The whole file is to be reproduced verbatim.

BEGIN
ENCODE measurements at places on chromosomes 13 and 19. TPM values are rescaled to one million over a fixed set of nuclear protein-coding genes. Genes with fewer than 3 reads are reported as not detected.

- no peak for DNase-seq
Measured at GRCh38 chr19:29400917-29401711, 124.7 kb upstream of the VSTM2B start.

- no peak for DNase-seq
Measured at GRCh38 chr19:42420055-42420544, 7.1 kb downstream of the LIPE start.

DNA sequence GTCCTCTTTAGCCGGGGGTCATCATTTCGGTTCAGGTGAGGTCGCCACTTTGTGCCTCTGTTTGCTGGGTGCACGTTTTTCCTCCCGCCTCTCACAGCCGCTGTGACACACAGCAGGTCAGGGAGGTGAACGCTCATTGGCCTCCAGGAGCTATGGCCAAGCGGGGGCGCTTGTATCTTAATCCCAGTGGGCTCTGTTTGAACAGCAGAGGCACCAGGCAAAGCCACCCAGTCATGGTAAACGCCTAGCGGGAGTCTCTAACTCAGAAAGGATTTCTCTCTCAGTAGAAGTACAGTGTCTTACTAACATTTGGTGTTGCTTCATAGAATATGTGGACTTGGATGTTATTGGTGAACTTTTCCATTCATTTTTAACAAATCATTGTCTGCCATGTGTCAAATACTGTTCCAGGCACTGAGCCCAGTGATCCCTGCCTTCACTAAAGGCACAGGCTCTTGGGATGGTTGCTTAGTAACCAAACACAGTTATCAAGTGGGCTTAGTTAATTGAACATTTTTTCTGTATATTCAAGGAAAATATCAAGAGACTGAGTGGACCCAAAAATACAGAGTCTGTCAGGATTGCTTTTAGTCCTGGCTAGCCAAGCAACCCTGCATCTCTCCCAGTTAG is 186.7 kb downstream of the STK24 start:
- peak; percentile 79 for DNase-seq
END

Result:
ENCODE measurements at places on chromosomes 13 and 19. TPM values are rescaled to one million over a fixed set of nuclear protein-coding genes. Genes with fewer than 3 reads are reported as not detected.

- no peak for DNase-seq
Measured at GRCh38 chr19:29400917-29401711, 124.7 kb upstream of the VSTM2B start.

- no peak for DNase-seq
Measured at GRCh38 chr19:42420055-42420544, 7.1 kb downstream of the LIPE start.

DNA sequence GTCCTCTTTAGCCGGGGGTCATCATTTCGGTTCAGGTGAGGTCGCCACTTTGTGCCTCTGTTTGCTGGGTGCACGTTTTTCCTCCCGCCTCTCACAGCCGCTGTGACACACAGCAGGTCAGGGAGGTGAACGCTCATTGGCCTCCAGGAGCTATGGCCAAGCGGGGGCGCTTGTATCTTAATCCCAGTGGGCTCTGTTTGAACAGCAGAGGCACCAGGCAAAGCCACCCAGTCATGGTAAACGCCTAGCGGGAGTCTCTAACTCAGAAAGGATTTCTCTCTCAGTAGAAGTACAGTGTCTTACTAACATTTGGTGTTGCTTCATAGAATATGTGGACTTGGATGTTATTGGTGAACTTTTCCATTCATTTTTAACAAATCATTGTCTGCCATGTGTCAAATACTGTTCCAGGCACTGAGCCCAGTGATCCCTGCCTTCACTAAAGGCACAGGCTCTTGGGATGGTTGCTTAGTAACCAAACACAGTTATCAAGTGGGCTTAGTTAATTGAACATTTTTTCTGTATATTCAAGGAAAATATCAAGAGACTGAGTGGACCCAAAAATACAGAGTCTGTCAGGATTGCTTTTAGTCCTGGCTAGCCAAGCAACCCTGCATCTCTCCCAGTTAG is 186.7 kb downstream of the STK24 start:
- peak; percentile 79 for DNase-seq